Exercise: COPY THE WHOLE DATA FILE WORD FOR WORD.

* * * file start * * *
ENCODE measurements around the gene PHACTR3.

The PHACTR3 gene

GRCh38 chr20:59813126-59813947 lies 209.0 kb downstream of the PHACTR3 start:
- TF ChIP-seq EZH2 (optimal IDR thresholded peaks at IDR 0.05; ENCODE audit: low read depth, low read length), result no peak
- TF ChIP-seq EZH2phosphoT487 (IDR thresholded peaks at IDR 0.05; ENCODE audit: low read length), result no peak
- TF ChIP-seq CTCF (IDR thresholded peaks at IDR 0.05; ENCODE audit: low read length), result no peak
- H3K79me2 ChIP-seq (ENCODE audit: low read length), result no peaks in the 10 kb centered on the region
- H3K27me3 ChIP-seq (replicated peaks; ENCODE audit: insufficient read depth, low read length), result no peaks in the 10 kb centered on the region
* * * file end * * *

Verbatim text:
ENCODE measurements around the gene PHACTR3.

The PHACTR3 gene

GRCh38 chr20:59813126-59813947 lies 209.0 kb downstream of the PHACTR3 start:
- TF ChIP-seq EZH2 (optimal IDR thresholded peaks at IDR 0.05; ENCODE audit: low read depth, low read length), result no peak
- TF ChIP-seq EZH2phosphoT487 (IDR thresholded peaks at IDR 0.05; ENCODE audit: low read length), result no peak
- TF ChIP-seq CTCF (IDR thresholded peaks at IDR 0.05; ENCODE audit: low read length), result no peak
- H3K79me2 ChIP-seq (ENCODE audit: low read length), result no peaks in the 10 kb centered on the region
- H3K27me3 ChIP-seq (replicated peaks; ENCODE audit: insufficient read depth, low read length), result no peaks in the 10 kb centered on the region